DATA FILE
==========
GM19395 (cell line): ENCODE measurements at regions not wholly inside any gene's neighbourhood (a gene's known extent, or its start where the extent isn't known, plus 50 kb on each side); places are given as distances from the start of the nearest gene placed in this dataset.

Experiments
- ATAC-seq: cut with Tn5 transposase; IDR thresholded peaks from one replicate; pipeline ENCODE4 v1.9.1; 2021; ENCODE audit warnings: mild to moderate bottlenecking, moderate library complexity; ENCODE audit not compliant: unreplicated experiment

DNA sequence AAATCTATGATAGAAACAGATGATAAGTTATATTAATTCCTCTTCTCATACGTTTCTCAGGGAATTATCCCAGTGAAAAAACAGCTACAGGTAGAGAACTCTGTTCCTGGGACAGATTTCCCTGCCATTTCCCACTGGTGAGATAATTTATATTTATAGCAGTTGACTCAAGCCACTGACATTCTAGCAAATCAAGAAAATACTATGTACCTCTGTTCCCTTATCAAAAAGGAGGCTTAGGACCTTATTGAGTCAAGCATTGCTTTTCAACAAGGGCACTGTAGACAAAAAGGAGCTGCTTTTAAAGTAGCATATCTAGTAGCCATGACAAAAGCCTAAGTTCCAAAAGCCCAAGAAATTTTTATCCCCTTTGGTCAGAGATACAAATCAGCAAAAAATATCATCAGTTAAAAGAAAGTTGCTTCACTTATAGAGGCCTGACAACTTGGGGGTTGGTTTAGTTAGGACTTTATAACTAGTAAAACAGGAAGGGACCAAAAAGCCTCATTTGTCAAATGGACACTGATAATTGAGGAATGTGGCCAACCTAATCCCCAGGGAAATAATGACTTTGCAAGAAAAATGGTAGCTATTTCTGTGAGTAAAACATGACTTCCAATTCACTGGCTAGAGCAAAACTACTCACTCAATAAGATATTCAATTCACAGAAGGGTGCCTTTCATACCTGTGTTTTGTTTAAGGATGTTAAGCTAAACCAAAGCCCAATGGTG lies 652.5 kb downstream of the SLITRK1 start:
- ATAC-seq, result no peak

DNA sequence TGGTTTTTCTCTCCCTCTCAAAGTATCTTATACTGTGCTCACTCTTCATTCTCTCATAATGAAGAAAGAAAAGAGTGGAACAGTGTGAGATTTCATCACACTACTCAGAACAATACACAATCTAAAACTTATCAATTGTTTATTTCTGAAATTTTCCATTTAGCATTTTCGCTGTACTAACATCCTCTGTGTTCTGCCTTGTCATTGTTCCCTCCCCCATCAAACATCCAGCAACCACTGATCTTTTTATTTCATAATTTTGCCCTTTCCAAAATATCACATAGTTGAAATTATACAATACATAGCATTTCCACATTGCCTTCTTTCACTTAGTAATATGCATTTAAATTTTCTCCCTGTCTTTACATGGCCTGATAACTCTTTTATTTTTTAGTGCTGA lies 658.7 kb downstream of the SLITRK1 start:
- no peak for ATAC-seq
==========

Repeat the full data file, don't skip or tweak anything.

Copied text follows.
GM19395 (cell line): ENCODE measurements at regions not wholly inside any gene's neighbourhood (a gene's known extent, or its start where the extent isn't known, plus 50 kb on each side); places are given as distances from the start of the nearest gene placed in this dataset.

Experiments
- ATAC-seq: cut with Tn5 transposase; IDR thresholded peaks from one replicate; pipeline ENCODE4 v1.9.1; 2021; ENCODE audit warnings: mild to moderate bottlenecking, moderate library complexity; ENCODE audit not compliant: unreplicated experiment

DNA sequence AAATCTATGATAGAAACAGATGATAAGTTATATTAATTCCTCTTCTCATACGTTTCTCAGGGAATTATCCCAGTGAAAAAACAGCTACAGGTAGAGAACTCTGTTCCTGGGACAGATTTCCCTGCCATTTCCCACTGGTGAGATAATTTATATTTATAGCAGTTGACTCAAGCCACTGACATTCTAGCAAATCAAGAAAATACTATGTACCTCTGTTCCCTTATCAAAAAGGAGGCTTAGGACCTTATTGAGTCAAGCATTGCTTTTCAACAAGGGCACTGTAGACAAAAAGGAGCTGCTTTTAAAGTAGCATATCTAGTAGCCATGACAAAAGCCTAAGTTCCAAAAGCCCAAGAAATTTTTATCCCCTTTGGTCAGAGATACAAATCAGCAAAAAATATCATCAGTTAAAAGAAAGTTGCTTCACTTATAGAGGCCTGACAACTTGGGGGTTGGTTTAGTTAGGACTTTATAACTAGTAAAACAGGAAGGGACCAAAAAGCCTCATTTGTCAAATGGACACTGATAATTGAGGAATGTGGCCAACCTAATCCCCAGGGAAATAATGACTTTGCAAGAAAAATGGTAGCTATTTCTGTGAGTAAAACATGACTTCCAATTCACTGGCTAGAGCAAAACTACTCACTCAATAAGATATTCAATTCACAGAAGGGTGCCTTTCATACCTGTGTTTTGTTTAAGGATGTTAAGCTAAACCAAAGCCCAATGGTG lies 652.5 kb downstream of the SLITRK1 start:
- ATAC-seq, result no peak

DNA sequence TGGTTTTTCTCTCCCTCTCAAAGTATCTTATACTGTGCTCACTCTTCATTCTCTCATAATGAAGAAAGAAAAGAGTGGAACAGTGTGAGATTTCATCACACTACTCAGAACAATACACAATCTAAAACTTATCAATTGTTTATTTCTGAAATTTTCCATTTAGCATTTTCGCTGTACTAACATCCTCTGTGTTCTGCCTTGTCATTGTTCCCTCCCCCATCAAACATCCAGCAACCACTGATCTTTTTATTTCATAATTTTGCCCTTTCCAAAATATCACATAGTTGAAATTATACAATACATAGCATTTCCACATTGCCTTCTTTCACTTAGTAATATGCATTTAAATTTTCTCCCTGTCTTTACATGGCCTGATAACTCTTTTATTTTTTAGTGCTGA lies 658.7 kb downstream of the SLITRK1 start:
- no peak for ATAC-seq